One of the foundational myths of conservatism, or even of libertarianism, is that the private sector will remain competitive by selecting the best of the best through market forces. Those who are the most skilled, the most resourceful, and the most industrious will be rewarded by the invisible hand of the market with high pay and bonuses, while those who would simply leech from the system are punished.
It’s a nice story. If only it were true:
Members of the 1% are clearly at an advantage when it comes to opportunity, and that advantage carries through when it comes to finding a job. While it’s common for people to find employment through family and friends, there’s a direct correlation between a father’s income and the likelihood his son will work for the same employer, according to a report last year in the Journal of Labor Economics (via Miles Corak, who co-wrote the paper). The researchers found that that among its subjects, around 40% of young Canadian men had been employed by an employer for whom their father worked. But for earners in the top percentile, that figure jumps to around nearly 70%.
My first job (that wasn’t delivering flyers for chump change) was stocking shelves/barrels at the Bulk Barn – a bulk food store. I made $7.50/hr lifting bags of flour, sugar, basically whatever could be scooped into plastic bags and sold to strange elderly women. After several months I had made enough money to pay for driving school and my driving test, but I kept the job so that I could also go to summer camp and afford some other stuff. I kept that job through high school, and occasionally substituted as a violin teacher for a buddy of mine.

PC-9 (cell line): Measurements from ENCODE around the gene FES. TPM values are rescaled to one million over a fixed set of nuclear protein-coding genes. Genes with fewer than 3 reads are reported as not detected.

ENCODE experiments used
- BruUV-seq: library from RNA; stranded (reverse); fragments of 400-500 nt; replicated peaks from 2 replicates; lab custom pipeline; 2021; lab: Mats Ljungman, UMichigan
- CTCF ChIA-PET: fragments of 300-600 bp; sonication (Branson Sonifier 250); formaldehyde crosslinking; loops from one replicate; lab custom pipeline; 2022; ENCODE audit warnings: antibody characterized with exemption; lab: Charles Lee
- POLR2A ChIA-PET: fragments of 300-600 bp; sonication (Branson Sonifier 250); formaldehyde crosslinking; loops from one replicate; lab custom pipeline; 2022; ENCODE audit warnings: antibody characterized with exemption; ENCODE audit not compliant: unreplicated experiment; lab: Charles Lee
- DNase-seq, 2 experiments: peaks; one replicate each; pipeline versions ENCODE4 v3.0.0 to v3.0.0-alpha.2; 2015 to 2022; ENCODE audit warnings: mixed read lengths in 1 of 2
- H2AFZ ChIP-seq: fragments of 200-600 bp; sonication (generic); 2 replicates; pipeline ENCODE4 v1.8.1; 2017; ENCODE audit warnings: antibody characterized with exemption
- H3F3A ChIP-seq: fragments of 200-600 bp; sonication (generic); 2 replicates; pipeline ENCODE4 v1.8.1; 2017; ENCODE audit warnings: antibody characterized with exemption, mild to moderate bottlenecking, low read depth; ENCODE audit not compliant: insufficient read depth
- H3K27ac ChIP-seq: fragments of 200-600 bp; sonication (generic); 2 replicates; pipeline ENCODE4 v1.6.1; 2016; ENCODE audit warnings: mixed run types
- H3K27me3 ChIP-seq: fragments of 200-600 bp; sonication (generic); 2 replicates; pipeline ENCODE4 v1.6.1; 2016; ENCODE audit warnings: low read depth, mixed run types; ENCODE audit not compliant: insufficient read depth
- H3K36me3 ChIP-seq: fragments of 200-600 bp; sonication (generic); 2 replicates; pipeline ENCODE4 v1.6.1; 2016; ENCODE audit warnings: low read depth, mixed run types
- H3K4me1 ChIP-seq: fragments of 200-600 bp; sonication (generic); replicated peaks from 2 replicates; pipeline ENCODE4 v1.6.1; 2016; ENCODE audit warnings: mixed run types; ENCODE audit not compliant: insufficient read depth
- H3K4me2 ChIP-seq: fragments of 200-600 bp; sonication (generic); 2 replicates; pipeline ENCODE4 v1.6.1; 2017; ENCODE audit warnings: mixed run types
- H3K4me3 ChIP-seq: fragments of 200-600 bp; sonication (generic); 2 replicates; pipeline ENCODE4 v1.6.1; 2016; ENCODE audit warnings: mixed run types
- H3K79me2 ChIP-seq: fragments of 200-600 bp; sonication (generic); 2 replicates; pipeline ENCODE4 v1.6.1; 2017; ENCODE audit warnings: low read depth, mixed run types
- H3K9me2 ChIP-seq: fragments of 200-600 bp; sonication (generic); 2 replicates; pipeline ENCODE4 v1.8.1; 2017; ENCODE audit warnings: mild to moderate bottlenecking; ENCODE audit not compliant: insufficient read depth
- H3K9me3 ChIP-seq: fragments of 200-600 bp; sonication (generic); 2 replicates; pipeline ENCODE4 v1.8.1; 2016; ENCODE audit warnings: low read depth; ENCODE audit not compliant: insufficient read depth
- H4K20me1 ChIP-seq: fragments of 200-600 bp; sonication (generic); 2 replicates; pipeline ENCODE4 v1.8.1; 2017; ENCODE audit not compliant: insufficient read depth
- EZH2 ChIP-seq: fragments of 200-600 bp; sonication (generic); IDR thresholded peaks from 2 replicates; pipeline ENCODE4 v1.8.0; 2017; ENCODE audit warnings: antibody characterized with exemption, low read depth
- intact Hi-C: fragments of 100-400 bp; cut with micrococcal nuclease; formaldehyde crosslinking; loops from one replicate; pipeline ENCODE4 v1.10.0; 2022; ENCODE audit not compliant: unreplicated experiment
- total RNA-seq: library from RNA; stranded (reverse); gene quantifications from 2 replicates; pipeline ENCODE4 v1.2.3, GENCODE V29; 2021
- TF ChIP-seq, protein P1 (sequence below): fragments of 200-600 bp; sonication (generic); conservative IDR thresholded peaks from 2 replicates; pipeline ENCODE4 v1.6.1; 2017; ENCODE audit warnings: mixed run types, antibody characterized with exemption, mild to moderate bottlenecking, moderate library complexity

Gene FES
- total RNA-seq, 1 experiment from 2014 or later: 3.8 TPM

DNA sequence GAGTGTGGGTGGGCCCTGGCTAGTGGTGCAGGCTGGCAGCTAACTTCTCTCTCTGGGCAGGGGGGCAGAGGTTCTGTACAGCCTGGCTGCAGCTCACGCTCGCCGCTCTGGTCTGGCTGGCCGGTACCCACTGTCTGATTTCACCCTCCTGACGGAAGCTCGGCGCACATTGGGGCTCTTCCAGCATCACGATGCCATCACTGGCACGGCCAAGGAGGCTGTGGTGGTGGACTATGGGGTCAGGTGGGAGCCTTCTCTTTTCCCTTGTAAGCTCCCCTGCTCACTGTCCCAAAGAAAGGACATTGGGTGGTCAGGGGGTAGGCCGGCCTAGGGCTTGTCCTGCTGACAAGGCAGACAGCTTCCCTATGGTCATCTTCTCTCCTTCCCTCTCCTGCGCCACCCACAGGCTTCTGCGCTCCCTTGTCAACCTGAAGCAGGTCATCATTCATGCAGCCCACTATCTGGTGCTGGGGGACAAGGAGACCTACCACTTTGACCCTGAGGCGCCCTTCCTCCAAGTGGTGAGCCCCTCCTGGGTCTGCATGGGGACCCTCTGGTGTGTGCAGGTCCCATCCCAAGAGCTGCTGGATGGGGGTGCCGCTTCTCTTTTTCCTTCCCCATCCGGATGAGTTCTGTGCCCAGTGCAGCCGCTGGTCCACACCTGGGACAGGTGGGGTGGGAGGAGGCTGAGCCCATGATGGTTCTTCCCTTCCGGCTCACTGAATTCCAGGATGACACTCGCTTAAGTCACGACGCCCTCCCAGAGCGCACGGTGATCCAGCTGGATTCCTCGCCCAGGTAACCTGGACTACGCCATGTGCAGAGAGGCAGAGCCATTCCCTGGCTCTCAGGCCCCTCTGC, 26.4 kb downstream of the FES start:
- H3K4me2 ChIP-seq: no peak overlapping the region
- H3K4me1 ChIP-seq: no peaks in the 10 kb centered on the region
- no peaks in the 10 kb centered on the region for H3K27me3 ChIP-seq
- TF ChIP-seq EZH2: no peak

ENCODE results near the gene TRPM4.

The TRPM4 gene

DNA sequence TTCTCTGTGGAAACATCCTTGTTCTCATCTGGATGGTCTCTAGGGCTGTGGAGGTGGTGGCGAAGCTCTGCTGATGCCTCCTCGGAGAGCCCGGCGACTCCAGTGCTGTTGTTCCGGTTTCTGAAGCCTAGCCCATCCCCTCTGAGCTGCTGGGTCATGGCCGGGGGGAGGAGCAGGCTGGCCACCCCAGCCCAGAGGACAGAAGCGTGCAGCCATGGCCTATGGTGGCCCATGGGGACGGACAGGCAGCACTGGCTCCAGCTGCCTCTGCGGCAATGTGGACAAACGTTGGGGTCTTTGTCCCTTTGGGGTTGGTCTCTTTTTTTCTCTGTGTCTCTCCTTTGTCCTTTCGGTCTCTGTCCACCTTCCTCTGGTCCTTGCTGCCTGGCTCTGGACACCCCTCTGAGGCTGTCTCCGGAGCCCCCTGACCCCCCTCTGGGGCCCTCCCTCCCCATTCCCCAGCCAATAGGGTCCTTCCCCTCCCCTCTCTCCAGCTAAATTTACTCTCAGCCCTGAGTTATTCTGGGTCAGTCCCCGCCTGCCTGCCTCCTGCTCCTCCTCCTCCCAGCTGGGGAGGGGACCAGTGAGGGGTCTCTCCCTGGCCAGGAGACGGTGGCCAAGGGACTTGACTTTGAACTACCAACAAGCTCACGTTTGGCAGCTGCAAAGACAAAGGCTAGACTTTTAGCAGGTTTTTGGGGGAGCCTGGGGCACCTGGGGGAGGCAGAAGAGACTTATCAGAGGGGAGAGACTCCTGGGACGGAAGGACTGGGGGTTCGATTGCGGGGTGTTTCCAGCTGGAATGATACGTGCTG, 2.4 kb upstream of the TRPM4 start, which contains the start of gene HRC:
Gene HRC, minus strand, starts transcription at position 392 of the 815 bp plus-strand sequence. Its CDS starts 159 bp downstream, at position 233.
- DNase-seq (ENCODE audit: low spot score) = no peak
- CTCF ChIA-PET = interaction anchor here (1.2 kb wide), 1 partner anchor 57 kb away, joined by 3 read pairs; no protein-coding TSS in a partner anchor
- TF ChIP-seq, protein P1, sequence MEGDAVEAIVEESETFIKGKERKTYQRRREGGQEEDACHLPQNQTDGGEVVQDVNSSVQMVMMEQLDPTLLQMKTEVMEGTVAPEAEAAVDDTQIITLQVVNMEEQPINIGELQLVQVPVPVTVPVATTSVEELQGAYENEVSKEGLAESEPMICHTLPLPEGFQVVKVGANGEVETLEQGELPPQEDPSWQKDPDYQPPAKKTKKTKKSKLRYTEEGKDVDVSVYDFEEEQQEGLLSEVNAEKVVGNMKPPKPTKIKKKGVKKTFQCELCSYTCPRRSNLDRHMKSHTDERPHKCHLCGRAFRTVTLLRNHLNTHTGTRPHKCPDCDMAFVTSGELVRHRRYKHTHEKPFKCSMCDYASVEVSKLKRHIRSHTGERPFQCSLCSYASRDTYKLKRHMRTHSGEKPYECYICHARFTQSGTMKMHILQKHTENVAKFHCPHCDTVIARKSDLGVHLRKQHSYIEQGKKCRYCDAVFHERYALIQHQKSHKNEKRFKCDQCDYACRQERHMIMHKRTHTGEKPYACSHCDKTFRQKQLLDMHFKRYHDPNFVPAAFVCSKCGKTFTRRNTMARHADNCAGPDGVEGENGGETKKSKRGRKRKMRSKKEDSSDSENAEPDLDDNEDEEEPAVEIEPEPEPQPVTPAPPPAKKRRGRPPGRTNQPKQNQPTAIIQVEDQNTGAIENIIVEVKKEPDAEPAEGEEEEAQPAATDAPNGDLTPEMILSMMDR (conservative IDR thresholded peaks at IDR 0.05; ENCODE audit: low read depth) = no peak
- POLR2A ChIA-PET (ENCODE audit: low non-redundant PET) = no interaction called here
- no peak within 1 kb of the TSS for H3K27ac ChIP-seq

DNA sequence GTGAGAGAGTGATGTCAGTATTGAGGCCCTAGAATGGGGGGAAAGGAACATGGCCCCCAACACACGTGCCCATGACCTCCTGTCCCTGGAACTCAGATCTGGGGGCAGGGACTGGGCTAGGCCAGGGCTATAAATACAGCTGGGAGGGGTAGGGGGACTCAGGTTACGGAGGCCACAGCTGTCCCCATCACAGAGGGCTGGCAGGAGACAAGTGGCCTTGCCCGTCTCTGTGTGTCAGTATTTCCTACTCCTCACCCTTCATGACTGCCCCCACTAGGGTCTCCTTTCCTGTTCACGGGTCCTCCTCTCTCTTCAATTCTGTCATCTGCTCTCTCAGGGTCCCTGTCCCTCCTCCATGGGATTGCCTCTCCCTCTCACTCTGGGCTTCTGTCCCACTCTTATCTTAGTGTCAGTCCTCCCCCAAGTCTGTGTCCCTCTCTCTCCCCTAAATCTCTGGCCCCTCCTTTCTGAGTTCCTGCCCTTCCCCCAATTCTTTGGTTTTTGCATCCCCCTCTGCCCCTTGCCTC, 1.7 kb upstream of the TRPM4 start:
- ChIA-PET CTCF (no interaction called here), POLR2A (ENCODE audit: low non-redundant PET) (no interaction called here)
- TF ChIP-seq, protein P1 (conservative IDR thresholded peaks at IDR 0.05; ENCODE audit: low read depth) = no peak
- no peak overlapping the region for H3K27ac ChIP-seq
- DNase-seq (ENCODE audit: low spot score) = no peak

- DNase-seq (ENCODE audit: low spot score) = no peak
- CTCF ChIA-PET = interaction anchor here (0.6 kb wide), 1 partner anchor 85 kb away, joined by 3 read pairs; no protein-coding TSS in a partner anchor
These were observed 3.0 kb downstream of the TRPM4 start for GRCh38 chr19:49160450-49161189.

I took a job in undergrad at a research company doing manual quality checking of ScanTron surveys (basically making sure the dots were dark enough). My first summer back I was on the broom/dustpan bridage at a nearby amusement park. My second summer I worked packing boxes onto trucks at a Canadian Tire distribution center (10 hours a day, 4 days a week, with enough time to come home and help remodel the house so we could sell it). It wasn’t until my third summer that I could work full-time hours at the research centre, and even then I had to work part-time as a bouncer (and karaoke host – fun job) to make enough to pay down debt.
When I got accepted to grad school, I had zero money (I spent it all taking a trip to do three weeks of health development work in Bolivia), so I worked two bar jobs (6 nights a week) while going to classes during the day. A combination of a bursary and scholarships let me quit one of those jobs, and I scraped by playing part-time in the Kingston Symphony. It wasn’t until I graduated and, through a combination of extreme luck and no small amount of charm, managed to get the job I have now.
If, however, I had managed to snag a cushy job at my dad’s Forbes 500 company (well, not my actual dad who is self-employed – my fictitious, much richer dad), I would have had a head-start on success. I wouldn’t have had to waste all those nights wrangling drunks at the bar, or those days cleaning up vomit at the waterslide. I would have instead been gaining not only relevant work experience, but networking and hobnobbing with the upper crust from a young age. I would have at least a 5-year jump on where I am now.